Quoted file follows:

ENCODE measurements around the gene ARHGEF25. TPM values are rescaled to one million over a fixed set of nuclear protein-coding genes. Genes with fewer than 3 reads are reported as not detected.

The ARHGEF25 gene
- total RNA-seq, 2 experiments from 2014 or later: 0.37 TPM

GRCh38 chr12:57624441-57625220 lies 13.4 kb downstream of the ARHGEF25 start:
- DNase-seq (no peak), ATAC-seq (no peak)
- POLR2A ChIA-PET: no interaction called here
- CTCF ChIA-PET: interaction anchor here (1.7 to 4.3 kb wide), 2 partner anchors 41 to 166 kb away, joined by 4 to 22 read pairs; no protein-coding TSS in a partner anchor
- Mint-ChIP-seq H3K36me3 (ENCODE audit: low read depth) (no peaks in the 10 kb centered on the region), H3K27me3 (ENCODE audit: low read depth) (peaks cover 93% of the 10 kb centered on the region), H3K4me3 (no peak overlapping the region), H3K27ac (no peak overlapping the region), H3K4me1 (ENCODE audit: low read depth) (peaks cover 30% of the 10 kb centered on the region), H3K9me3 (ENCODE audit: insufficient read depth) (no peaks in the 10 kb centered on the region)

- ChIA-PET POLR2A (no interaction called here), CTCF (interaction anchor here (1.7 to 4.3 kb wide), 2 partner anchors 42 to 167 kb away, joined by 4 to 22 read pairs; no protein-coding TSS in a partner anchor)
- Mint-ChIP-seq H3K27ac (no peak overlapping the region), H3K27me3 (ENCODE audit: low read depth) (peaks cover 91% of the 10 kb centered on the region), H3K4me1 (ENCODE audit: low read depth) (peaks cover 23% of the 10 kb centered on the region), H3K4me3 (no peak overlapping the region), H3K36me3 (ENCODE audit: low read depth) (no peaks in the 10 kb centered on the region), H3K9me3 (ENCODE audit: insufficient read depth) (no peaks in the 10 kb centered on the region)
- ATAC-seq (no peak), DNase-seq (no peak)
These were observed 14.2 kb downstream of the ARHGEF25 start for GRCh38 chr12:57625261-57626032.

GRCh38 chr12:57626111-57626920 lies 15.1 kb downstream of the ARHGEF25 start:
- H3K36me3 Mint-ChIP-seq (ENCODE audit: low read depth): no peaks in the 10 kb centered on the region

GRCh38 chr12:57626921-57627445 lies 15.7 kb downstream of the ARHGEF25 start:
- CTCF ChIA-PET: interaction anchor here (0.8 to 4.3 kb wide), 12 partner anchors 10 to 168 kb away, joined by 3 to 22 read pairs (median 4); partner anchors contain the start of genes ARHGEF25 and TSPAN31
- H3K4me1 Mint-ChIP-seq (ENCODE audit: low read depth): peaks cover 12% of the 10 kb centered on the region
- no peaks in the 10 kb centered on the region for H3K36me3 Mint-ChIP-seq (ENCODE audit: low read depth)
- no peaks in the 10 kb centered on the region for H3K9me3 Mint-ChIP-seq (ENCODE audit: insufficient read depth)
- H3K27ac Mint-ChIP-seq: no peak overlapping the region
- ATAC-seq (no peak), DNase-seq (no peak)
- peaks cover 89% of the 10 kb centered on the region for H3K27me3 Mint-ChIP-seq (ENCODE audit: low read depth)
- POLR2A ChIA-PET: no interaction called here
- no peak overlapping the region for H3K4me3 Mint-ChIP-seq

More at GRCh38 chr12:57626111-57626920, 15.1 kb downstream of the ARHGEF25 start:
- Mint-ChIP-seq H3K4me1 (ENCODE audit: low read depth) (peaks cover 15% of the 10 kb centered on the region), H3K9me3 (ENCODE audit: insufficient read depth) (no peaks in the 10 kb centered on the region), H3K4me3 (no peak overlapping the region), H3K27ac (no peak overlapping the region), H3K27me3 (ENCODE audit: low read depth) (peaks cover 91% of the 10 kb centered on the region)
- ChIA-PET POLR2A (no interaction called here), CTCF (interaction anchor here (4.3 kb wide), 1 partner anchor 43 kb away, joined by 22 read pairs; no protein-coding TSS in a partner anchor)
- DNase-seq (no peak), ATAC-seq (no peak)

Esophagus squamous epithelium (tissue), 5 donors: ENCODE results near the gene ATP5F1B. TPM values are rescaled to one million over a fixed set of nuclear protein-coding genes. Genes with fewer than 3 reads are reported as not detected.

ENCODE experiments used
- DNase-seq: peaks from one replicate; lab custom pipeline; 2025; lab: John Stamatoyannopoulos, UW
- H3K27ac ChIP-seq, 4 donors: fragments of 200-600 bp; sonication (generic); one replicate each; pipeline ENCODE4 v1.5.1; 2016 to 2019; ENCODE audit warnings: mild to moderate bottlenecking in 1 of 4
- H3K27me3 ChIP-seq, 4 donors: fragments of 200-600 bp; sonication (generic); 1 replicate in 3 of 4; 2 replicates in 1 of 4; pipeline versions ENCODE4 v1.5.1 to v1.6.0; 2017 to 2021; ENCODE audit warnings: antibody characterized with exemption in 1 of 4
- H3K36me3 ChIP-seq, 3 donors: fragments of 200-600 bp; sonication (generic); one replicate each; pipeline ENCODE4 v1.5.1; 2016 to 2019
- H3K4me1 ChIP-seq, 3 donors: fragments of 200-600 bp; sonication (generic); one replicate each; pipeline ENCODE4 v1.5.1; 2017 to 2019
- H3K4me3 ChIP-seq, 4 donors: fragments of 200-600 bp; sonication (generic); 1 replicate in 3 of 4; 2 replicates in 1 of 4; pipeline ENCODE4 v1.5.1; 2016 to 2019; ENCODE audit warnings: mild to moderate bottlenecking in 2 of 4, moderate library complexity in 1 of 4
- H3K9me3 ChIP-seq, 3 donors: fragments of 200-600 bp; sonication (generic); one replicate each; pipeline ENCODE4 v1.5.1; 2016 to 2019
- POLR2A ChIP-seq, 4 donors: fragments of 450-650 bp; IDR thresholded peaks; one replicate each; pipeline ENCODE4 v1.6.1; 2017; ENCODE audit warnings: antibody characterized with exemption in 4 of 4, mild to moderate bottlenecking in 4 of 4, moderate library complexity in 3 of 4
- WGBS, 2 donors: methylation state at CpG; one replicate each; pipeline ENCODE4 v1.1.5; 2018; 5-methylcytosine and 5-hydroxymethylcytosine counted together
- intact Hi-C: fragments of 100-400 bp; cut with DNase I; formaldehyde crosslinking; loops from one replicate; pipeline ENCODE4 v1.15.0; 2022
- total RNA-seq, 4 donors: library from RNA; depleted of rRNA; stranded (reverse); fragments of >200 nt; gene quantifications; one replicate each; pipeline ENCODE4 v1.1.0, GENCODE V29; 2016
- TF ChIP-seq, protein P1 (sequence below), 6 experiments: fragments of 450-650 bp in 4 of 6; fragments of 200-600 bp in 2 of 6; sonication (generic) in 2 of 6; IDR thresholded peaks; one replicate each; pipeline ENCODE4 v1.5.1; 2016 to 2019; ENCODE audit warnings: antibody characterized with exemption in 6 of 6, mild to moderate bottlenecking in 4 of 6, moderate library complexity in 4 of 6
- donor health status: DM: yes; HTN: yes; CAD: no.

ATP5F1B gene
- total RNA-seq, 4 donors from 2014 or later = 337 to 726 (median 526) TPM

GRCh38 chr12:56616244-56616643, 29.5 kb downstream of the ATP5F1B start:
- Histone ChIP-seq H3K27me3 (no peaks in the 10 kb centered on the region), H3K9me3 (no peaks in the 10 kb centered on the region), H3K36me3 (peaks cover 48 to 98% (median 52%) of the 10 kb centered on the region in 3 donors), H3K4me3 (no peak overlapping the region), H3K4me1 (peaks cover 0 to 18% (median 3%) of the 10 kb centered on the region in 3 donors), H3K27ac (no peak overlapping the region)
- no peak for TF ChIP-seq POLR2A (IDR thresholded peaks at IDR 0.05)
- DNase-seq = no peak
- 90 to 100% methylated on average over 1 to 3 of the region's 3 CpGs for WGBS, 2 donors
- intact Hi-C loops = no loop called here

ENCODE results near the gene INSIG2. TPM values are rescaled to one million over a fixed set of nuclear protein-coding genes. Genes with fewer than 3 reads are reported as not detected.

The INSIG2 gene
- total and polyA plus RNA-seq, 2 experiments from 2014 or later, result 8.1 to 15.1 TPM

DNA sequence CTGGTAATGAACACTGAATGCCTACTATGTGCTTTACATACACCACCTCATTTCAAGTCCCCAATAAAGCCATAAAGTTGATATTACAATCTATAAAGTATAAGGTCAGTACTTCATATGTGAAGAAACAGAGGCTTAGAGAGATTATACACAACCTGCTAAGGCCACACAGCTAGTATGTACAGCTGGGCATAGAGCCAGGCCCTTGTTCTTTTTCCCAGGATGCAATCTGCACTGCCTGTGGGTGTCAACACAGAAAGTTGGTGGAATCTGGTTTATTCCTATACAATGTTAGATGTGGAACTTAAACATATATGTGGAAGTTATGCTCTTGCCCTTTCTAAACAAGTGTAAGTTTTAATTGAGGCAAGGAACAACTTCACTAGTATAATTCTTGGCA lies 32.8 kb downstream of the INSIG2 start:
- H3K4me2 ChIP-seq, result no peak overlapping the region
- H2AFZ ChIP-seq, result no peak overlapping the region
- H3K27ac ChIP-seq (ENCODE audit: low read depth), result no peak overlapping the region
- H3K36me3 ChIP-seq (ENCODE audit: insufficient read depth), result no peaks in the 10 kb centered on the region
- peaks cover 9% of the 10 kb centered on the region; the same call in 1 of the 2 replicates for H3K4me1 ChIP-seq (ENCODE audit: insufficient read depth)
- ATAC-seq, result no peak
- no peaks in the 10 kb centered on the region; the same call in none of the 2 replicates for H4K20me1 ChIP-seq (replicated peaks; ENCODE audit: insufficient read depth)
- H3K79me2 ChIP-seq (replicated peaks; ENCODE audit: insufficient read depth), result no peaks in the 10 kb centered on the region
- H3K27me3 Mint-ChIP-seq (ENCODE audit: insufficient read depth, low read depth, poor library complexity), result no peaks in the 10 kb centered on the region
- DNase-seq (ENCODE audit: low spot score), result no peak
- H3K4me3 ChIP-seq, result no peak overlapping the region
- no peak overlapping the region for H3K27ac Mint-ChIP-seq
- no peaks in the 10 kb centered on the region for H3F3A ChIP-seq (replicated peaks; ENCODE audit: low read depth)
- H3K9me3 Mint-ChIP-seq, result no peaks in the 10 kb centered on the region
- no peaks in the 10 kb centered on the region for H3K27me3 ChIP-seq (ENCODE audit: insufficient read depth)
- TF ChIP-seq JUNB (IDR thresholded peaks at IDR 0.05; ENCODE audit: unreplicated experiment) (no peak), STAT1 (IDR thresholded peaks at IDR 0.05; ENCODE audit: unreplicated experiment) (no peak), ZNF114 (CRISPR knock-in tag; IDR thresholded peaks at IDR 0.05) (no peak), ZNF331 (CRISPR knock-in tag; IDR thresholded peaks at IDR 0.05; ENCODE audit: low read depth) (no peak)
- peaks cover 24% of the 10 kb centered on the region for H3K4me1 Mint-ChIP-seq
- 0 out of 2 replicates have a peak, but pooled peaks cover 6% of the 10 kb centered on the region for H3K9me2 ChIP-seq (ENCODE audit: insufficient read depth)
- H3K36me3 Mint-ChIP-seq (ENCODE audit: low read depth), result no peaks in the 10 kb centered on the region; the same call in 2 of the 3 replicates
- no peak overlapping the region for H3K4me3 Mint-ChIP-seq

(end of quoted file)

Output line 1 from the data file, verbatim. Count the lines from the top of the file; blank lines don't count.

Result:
ENCODE measurements around the gene ARHGEF25. TPM values are rescaled to one million over a fixed set of nuclear protein-coding genes. Genes with fewer than 3 reads are reported as not detected.